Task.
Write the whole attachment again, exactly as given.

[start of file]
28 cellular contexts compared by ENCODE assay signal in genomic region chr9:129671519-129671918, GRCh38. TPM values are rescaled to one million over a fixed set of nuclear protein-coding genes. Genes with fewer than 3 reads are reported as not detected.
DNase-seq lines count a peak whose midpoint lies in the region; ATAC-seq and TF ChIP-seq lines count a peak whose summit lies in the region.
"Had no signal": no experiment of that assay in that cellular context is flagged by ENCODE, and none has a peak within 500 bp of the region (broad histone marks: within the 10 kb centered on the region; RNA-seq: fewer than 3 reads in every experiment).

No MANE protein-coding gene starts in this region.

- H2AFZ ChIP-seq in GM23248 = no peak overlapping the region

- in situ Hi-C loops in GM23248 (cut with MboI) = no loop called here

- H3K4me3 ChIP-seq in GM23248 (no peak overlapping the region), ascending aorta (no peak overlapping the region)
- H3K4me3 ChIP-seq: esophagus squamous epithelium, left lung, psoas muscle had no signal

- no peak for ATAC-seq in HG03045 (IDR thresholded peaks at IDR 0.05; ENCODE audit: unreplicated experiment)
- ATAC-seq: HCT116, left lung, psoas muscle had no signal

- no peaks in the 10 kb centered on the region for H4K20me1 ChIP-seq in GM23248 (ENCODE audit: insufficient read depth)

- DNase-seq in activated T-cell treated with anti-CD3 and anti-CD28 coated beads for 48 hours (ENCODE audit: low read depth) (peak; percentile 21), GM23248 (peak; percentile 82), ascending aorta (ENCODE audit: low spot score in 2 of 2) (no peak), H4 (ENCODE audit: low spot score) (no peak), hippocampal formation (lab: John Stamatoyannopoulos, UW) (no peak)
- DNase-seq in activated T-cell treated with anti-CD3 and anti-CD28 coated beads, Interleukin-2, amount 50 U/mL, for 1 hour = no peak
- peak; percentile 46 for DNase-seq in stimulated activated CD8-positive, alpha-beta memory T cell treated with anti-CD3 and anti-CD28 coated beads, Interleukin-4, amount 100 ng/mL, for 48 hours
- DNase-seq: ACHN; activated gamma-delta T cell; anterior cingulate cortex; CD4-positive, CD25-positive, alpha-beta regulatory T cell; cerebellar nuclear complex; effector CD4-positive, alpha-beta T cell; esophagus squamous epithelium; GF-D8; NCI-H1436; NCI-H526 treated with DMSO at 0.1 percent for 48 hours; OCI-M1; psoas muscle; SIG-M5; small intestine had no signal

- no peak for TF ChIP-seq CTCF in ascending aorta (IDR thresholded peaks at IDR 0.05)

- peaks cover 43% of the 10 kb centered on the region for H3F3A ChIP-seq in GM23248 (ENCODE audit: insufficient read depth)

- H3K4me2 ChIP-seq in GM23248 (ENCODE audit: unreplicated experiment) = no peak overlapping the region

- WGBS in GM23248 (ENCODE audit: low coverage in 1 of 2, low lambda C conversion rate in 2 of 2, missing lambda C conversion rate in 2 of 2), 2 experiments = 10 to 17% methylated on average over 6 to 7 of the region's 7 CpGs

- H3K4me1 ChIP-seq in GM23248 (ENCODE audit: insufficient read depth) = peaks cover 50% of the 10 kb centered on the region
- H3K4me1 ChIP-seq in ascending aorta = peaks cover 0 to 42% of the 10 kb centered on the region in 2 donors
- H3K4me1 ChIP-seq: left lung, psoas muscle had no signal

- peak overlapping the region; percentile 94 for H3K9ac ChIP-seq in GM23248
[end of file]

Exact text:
28 cellular contexts compared by ENCODE assay signal in genomic region chr9:129671519-129671918, GRCh38. TPM values are rescaled to one million over a fixed set of nuclear protein-coding genes. Genes with fewer than 3 reads are reported as not detected.
DNase-seq lines count a peak whose midpoint lies in the region; ATAC-seq and TF ChIP-seq lines count a peak whose summit lies in the region.
"Had no signal": no experiment of that assay in that cellular context is flagged by ENCODE, and none has a peak within 500 bp of the region (broad histone marks: within the 10 kb centered on the region; RNA-seq: fewer than 3 reads in every experiment).

No MANE protein-coding gene starts in this region.

- H2AFZ ChIP-seq in GM23248 = no peak overlapping the region

- in situ Hi-C loops in GM23248 (cut with MboI) = no loop called here

- H3K4me3 ChIP-seq in GM23248 (no peak overlapping the region), ascending aorta (no peak overlapping the region)
- H3K4me3 ChIP-seq: esophagus squamous epithelium, left lung, psoas muscle had no signal

- no peak for ATAC-seq in HG03045 (IDR thresholded peaks at IDR 0.05; ENCODE audit: unreplicated experiment)
- ATAC-seq: HCT116, left lung, psoas muscle had no signal

- no peaks in the 10 kb centered on the region for H4K20me1 ChIP-seq in GM23248 (ENCODE audit: insufficient read depth)

- DNase-seq in activated T-cell treated with anti-CD3 and anti-CD28 coated beads for 48 hours (ENCODE audit: low read depth) (peak; percentile 21), GM23248 (peak; percentile 82), ascending aorta (ENCODE audit: low spot score in 2 of 2) (no peak), H4 (ENCODE audit: low spot score) (no peak), hippocampal formation (lab: John Stamatoyannopoulos, UW) (no peak)
- DNase-seq in activated T-cell treated with anti-CD3 and anti-CD28 coated beads, Interleukin-2, amount 50 U/mL, for 1 hour = no peak
- peak; percentile 46 for DNase-seq in stimulated activated CD8-positive, alpha-beta memory T cell treated with anti-CD3 and anti-CD28 coated beads, Interleukin-4, amount 100 ng/mL, for 48 hours
- DNase-seq: ACHN; activated gamma-delta T cell; anterior cingulate cortex; CD4-positive, CD25-positive, alpha-beta regulatory T cell; cerebellar nuclear complex; effector CD4-positive, alpha-beta T cell; esophagus squamous epithelium; GF-D8; NCI-H1436; NCI-H526 treated with DMSO at 0.1 percent for 48 hours; OCI-M1; psoas muscle; SIG-M5; small intestine had no signal

- no peak for TF ChIP-seq CTCF in ascending aorta (IDR thresholded peaks at IDR 0.05)

- peaks cover 43% of the 10 kb centered on the region for H3F3A ChIP-seq in GM23248 (ENCODE audit: insufficient read depth)

- H3K4me2 ChIP-seq in GM23248 (ENCODE audit: unreplicated experiment) = no peak overlapping the region

- WGBS in GM23248 (ENCODE audit: low coverage in 1 of 2, low lambda C conversion rate in 2 of 2, missing lambda C conversion rate in 2 of 2), 2 experiments = 10 to 17% methylated on average over 6 to 7 of the region's 7 CpGs

- H3K4me1 ChIP-seq in GM23248 (ENCODE audit: insufficient read depth) = peaks cover 50% of the 10 kb centered on the region
- H3K4me1 ChIP-seq in ascending aorta = peaks cover 0 to 42% of the 10 kb centered on the region in 2 donors
- H3K4me1 ChIP-seq: left lung, psoas muscle had no signal

- peak overlapping the region; percentile 94 for H3K9ac ChIP-seq in GM23248